Microbio 6 Flashcards

Terms Definitions
Taxonomic Hierarchy
DomainKingdomePhylumClassOrderFamilyGenus Species
Lithotrophs
Reduced inorganic molecules
Diphtheria
(prevention)
strict isolation, DTaP
ftsZ
filamentous temperature sensitive septation
Define DIC
=disseminated intravascular coagulation
-activation of coag sequence: thrombi throughout microcirculation
-consumption of plts and coag factors to subhemostatic levels
-activation of fibrinolysis
-tissue hypoxia: microinfarcts
-hemorrhage from trauma due to consumption of clotting factors and fibrinolysis destroying clots
-can be seen in septic shock
Whooping Cough
***pertussis
(causative agent)
bordetella pertussis
UV light
induces thymine dimers
Autotrophs
Use CO2 as sole carbon
NAMEsymptoms include local inflammation, fever, usallytonsillitis, and lymph node enlargement in the neck
strep throat
What are exotoxins?
secretes toxic proteins
Define Leptospirosis
-infection caused by Leptospira
-incubation 2 days-4 weeks
-variable presentation and can be asymptomatic
-Biphasic disease
1. Headache, muscle aches, vomiting, diarrhea, then recovery
2. (if it occurs) kidney or liver failure, meningitis
-dx by serology
-self-limited (3 weeks or longer) disease; NO antiobiotics needed
Phenolics
chemically altered phenol, injure lipid containing plasma membrane causing leakageused for disinfecting pus, saliva, feces
What drugs block DNA topoisomerases?
Quinolones
An epitope is...
an antigenic determinant.
ribosomes
sites of protein synthesis
thousands per cell
mae of ribosomal RNA and protein
30s subunit and 50s subunit forms 70s
eukaryotic ribosomes are different
Central dogma of molecular biology
DNA<--Replication--DNA--Transcription-->mRNA--translation-->protein
2
other proteins binding including IciA, IHF, FIS, and ROB
How is SARS spread?
person to person
NAMEis caused by Streptococcus Pneumonia
Pneymoccoaial Pneumonia
the characteristic lesion caused by staph is . . .
abscess
Define conidia
=all asexual reproductive fungal spores
-spores are how molds reproduce
-lightweight and can be airborne
-These are the infectious elements that may be inhaled or implanted into the skin of pts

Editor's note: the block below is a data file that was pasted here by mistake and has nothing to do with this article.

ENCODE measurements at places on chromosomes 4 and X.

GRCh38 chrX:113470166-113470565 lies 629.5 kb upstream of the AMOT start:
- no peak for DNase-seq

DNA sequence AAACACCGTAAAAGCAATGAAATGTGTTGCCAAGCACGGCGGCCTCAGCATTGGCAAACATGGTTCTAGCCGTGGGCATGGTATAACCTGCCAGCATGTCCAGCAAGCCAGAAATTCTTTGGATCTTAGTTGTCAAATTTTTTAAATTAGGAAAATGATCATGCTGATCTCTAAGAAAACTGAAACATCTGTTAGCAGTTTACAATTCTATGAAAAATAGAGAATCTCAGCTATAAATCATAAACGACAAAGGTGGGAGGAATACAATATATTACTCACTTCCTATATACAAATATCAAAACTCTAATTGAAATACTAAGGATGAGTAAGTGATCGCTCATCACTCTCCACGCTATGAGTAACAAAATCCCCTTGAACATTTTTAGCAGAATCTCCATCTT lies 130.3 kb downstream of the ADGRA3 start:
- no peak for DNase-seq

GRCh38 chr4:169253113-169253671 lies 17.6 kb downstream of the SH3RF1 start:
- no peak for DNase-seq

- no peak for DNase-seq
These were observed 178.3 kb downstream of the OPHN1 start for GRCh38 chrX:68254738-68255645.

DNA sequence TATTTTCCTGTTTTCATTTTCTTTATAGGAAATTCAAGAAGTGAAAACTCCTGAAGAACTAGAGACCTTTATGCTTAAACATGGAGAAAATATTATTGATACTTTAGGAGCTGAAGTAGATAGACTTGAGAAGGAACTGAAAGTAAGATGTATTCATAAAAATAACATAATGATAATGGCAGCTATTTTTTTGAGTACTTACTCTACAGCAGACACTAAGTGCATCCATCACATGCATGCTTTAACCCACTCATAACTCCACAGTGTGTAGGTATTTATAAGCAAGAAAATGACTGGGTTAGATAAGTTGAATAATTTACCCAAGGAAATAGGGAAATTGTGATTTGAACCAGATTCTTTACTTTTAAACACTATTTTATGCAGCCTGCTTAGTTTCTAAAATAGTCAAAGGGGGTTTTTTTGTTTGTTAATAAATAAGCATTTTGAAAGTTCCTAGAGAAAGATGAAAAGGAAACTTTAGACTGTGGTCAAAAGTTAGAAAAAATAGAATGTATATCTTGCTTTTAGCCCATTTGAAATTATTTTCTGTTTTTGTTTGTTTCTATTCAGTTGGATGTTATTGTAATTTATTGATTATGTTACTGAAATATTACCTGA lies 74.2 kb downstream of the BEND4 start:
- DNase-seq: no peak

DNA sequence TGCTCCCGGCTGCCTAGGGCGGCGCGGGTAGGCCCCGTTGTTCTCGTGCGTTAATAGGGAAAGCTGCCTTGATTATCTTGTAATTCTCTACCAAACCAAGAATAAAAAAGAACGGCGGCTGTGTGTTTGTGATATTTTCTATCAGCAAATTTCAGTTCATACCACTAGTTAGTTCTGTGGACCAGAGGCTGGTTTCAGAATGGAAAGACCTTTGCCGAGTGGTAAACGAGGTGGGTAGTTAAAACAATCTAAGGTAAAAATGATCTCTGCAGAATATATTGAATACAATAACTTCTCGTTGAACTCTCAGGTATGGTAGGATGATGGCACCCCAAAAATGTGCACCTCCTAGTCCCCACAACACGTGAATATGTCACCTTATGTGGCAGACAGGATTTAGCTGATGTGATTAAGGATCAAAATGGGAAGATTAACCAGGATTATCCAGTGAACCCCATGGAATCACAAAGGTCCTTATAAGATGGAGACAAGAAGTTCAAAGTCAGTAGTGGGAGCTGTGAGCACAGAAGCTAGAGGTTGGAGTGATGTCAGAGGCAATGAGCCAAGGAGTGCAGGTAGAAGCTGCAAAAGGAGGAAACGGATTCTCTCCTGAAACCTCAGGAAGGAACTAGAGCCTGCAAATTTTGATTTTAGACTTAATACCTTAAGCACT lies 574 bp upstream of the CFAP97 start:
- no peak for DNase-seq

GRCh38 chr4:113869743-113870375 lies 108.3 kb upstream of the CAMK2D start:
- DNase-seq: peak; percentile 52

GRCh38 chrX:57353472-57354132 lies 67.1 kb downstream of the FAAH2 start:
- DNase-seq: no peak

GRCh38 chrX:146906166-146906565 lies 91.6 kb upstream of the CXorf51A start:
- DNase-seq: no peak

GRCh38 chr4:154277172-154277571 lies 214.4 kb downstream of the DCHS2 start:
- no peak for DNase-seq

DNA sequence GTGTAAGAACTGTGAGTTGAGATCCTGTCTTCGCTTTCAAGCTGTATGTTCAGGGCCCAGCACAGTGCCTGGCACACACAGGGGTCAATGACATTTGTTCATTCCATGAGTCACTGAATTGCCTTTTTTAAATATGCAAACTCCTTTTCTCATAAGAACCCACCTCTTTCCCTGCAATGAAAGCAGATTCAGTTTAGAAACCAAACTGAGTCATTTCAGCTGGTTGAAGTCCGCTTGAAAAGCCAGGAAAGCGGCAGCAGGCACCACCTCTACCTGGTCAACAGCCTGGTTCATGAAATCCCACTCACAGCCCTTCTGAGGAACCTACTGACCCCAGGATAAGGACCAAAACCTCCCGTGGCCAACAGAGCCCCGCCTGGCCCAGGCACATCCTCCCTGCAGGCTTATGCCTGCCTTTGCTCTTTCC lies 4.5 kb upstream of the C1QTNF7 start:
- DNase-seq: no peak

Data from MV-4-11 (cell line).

-can be subclassified
1. Sporangiospores
2. arthroconidia
3. macroconidia
True or false: Mycobacterium leprae can be grown in culture
-false
endosymbiotic theory
Theory proposing that eukaryotes formed from the phagocytosis of small aerobic prokaryotes by larger anaerobic prokaryotes.
Chicknpox -->varicella
(Symptoms)
fever, general malaise, itching, eruptions (called "pocks") first on trunk, then rest of body, lesions crust as they heal
viriods
related form of infectious agent, small rings of naked RNA w/o capsids and only infect plants
Appropriate pH
Acidophiles-grow in acidic conditions (between 0-6 pH)
Neutrophiles-grow in neutral conditions (7) most are this
Alkalinophiles-grow in basic conditions (between 8-14)
ssRNA
positive or negative. positive acts like mRNA in cell by binding to ribosome. negative carry their own RNA polymerase for transcription of the mRNA
Dry heat
-incineration (600-1200 C, dehydrates cells)
-dry oven (150-180 C, coagulates proteins)
C 40 min
Initiation to Termination (of replication)
what disease does borrelia bugdorferi cause?
lyme disease
selective toxicity
Kills microbial cells without damaging host cells
Tubercylosis is the leading killer (1) and of (2) patients
(1)worldwide (2)HIV
Define: Obligate anaerobesfacultative bacteriamicroaerophilic obligate aerobescapnophilic
obligate anaerobes--no oxygen. facultative bacteria can use o2 or not, either way they'll livemicroaerophilic--needs low o2obligate aerobe must have o2 capnophilic--requires increased CO2
What bacteria have quinolone resistance plasmids? Why do we care?
1. Enterobacteriaceae
2. Pseudomonas
-dangerous b/c
1. potential to develop high resistance
2. can spread resistance of other types of bacteria
Define Coxiella brunetti
=gram negative obligate intracellular pathogen
-has hearty "spore-like" body that resists dying
-usu acquired by inhalation
-carriers =sheep and cattle
-can live and replicate w/in phagolysosome
-causes Q fever
-causes both acute and chronic infections
phospholipid bilayer
Bippolar structure of a cytoplasmic membrane.
Conjugation
new DNA obtained via conjugation tube (sex pilus), from another cell, often involves plasmids
What are flouroquinolones good for?
G-sPseudomonas (CF)Enterobacteriaceae (not anaerobes) E. Coli, Salmonella, Shigella, CampylobacterResistant UTIsG- intracellulars
Upper respiratory infections
(types)
pharyngitis (sore throat), laryngitis, tonsillitis, sinusitis, otitis media (mid. ear infection)
Eosinophils
Major basic protein (MBP) that can perforate worms. The macrophages can then engulf parasitic fragments.
Requirements for Growth
1. appropriate temperature
2. oxygen concentration
3. appropriate pH
4. osmotic pressure
Chromosome
DNA molecule in living things that contain information of heredity
proto-oncogenes
normal genes that when under control of a virus act as oncogenes causing uncontrolled cell division.
Inducer
a substance that acts to induce transcription of a gene
arboviruses are?